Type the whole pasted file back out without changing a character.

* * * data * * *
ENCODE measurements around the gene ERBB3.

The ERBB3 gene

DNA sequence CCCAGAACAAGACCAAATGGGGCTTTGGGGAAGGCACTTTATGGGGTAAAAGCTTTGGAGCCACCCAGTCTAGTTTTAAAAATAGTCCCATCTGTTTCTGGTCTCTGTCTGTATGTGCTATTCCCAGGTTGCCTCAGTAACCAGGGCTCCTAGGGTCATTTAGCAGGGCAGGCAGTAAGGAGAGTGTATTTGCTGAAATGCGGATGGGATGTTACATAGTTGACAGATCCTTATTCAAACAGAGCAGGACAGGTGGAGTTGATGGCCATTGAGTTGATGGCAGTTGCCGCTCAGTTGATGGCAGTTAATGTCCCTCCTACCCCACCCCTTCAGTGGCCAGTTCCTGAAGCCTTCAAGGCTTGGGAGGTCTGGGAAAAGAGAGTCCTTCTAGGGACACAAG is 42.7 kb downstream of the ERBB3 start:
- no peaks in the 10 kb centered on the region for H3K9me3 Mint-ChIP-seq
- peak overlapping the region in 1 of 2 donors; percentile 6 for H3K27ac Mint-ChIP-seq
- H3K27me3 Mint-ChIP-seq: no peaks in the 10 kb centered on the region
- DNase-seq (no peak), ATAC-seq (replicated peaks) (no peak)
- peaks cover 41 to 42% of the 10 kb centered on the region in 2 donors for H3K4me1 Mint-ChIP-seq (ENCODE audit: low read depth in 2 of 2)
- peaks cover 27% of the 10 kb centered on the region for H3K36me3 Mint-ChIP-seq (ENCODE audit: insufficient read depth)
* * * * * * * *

ENCODE measurements around the gene ERBB3.

The ERBB3 gene

DNA sequence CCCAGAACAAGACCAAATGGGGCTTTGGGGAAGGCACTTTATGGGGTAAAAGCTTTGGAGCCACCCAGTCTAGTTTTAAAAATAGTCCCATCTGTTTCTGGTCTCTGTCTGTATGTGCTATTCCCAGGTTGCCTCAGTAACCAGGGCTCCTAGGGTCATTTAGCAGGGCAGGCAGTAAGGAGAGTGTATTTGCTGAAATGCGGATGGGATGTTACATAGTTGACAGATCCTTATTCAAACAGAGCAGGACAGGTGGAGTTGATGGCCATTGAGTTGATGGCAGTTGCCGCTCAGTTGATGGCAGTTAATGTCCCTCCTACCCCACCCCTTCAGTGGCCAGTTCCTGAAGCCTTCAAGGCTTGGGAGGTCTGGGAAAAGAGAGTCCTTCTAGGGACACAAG is 42.7 kb downstream of the ERBB3 start:
- no peaks in the 10 kb centered on the region for H3K9me3 Mint-ChIP-seq
- peak overlapping the region in 1 of 2 donors; percentile 6 for H3K27ac Mint-ChIP-seq
- H3K27me3 Mint-ChIP-seq: no peaks in the 10 kb centered on the region
- DNase-seq (no peak), ATAC-seq (replicated peaks) (no peak)
- peaks cover 41 to 42% of the 10 kb centered on the region in 2 donors for H3K4me1 Mint-ChIP-seq (ENCODE audit: low read depth in 2 of 2)
- peaks cover 27% of the 10 kb centered on the region for H3K36me3 Mint-ChIP-seq (ENCODE audit: insufficient read depth)